No shortage of speculation as to his uniform number is out there, but I cannot see where it is fair or appropriate for Travis d’Arnaud to put aside a personally selected No. 7 to make room for Reyes, particularly with Reyes’ shady recent legal tangles and especially considering the way he left the club in
2009 (2011, thx, Dave). He was right go, don’t get me wrong, but he took off for Miami as though he were stealing second base.
Question is what then? Back in 2003, when Reyes was a but a Met puppy, the Mets (idiotically, it turned out) signed the Japanese free agent Kaz Matsui to a contract. Matsui wore 7 in Japan and some bright people suggested then they creatively solve the issue by giving Matsui 77. They didn’t. Things would have been different, I tell you.
So I can see the Mets going that route, maybe. Perhaps, though, presenting Reyes with 77 (or even 07) is too larded with tender forethought to be appropriate for a guy coming off a wife-beating rap. I am coming around to the idea it would be best if Reyes gets a number that sends the message that the Mets aren’t doing Jose Reyes any favors beyond the opportunity to wear a uniform. Any uniform. Give him No. 46. It’ll all be a weird scene anyway.
Lots of speculation too about unoccupied single digits of 1 and 9 but I’m coming around to suspect those might be held out of the rotation with a purpose. Shortstop prospect Amed Rosario is racing up the ladder and bringing No. 1 with him: You may have seen he debuted with Class AA Binghamton just this week and like of all people Jose Reyes, could be a big-league shortstop by the age of 21. I’m less certain of No. 9’s future but suspect we could see Brandon Nimmo wearing it before long.
You probably don’t need much less want a reminder that the Mets are really stinking up the joint out there and giving back darn near all they gained as a result of that magical win streak, if that actually happened at all and wasn’t a figment of our imaginations like a successful sacrifice bunt. Boy do they stink.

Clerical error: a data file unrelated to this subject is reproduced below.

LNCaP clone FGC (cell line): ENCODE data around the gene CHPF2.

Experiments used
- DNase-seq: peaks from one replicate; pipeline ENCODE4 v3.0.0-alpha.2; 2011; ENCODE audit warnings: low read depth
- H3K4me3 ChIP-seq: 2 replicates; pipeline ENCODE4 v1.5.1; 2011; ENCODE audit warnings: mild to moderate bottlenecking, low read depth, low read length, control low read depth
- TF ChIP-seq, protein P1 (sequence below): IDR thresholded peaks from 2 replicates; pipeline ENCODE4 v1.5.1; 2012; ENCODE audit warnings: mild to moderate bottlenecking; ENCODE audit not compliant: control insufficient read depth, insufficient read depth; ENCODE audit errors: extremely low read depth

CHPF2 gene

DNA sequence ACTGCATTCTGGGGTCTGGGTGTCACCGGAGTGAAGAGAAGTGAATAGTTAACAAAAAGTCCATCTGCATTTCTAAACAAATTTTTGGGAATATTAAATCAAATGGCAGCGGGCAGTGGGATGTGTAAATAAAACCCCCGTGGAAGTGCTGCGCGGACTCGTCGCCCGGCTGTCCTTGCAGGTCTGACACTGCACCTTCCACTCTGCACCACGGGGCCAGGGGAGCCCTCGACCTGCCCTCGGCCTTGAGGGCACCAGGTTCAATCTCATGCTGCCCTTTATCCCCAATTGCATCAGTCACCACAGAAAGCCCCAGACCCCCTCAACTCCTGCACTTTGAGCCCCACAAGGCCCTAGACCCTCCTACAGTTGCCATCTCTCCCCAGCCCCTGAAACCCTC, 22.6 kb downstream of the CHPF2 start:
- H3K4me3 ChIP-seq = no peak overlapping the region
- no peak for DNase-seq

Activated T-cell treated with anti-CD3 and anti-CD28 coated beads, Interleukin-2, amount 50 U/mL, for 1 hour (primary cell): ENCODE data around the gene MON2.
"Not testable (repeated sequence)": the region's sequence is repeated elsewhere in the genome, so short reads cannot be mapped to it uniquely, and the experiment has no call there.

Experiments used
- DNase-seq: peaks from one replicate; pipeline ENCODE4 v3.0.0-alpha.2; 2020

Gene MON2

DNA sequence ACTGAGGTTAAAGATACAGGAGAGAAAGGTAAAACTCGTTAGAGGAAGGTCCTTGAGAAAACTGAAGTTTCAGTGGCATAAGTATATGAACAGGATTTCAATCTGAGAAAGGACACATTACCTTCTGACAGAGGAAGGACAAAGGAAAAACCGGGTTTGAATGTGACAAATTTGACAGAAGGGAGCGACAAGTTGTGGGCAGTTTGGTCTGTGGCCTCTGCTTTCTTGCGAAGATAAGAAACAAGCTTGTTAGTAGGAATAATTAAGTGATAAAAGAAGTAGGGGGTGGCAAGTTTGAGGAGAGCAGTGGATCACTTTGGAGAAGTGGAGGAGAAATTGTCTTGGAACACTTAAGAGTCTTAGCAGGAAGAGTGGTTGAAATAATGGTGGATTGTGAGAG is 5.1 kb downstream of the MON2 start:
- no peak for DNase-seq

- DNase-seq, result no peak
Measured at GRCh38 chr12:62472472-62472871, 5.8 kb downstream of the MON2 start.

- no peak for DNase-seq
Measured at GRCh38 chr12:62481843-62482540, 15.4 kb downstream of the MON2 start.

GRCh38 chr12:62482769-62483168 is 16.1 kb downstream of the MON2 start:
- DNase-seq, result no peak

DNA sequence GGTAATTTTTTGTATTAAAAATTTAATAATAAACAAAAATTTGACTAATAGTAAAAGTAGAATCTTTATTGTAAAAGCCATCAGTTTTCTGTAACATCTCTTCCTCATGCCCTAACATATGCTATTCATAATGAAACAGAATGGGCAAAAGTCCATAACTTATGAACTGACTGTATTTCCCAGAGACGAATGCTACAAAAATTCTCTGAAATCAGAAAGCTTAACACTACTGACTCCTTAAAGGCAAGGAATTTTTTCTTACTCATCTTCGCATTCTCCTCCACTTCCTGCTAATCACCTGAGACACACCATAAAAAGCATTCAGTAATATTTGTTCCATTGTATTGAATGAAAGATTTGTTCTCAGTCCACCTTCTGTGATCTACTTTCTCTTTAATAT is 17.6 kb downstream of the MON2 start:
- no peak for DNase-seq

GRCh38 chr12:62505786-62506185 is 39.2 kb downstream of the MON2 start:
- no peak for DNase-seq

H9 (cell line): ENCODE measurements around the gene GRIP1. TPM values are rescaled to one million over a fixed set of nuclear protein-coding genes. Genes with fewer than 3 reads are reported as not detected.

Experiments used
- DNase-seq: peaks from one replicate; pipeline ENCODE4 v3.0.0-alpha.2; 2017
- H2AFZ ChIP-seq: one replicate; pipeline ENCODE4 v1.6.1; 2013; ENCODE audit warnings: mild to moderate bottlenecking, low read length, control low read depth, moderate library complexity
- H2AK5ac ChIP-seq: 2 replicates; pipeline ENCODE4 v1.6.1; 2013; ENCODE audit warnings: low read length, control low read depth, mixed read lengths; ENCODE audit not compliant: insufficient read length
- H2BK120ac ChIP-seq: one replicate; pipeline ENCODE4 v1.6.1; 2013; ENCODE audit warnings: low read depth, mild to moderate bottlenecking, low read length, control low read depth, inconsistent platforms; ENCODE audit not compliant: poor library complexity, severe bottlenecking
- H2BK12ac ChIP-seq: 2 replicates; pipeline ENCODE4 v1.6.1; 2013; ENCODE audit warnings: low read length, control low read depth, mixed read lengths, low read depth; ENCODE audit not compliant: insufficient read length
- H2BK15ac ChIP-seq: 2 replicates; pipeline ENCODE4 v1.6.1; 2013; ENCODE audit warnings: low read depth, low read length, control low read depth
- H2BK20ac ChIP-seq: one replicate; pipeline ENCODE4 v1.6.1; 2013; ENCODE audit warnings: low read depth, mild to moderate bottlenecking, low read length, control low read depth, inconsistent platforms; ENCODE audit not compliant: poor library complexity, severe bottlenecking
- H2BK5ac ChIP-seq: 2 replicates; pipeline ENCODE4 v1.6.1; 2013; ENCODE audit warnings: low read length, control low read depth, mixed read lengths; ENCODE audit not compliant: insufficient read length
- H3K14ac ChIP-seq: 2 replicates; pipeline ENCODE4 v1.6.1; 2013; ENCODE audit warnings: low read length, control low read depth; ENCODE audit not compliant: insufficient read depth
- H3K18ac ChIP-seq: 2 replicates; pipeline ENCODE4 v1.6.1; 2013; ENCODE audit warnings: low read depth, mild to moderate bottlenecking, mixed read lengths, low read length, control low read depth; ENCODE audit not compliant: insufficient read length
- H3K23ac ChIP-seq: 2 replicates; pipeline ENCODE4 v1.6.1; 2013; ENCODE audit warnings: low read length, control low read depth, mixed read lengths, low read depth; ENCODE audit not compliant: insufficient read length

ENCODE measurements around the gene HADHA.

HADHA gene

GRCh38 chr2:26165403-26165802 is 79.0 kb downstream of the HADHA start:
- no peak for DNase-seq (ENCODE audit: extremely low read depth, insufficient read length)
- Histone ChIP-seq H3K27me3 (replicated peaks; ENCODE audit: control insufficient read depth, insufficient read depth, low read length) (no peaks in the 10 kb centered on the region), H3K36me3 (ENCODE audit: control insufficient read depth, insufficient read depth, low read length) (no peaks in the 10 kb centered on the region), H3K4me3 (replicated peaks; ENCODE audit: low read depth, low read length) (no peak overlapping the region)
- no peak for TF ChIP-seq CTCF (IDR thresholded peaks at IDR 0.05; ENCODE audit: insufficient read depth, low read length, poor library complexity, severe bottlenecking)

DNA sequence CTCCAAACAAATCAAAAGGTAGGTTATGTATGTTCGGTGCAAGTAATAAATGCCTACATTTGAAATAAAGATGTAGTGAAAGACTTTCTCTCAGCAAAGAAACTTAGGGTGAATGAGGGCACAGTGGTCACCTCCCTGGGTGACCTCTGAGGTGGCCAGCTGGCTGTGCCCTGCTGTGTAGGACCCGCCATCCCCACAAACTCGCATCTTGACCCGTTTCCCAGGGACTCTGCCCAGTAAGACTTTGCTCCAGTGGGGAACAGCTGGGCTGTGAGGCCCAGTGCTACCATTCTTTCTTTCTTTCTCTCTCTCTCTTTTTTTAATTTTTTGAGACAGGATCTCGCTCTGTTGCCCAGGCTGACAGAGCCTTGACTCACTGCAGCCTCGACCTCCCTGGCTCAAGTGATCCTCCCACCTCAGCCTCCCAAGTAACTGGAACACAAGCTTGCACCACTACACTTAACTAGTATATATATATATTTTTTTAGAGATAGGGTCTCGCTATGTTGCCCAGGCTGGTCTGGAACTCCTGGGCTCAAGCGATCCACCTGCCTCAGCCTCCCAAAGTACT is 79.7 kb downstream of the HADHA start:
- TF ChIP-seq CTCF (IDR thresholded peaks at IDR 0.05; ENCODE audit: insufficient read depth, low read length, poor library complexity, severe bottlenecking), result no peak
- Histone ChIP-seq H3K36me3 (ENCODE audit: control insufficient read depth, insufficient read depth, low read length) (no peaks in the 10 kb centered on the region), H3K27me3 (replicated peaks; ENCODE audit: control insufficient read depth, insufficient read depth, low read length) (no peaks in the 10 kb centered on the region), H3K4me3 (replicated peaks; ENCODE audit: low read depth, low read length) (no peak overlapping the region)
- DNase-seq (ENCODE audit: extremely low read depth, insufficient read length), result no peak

The last bit of bad news is Dilson Hererra’s injury: He’s on the DL now and Eric Campbell is on the way back. Why the Mets won’t pull the trigger on Matt Reynolds is a bit puzzling but I think they’re stubbornly committed to doing all they can do to stick with the Flores-at-shortstop plan, even when seemingly better options are out there. At times, it reminds one of 2004 when they committed to — and stuck with — Kaz Matsui at shortstop over Jose Reyes long after it was apparent they could and should have reversed course.
I’m still of the mind that Flores isn’t a bad idea. Leave him be, and he might hit 20 home runs, which is a lot for a shortstop and just might turn out to be a lot for a Met this year. And in a lineup with adequate production elsewhere, it would be especially good but we’re not getting those things right now while David Wright and his 60-year-old body recovers from whatever ails him and Travis d’Arnaud heals a broken finger.
Though you don;t like to see an injury be the case, Hererra it seems could use some more seasoning in the minors anyway, as could Kevin Plawecki.
Have you guys met Noah Syndergaard yet? He’s wearing No. 34.
Tonight the Mets travel to Denver to take on the Rockies and second baseman Kaz Matsui, who missed the first series at Shea this year due to (what else) back spasms.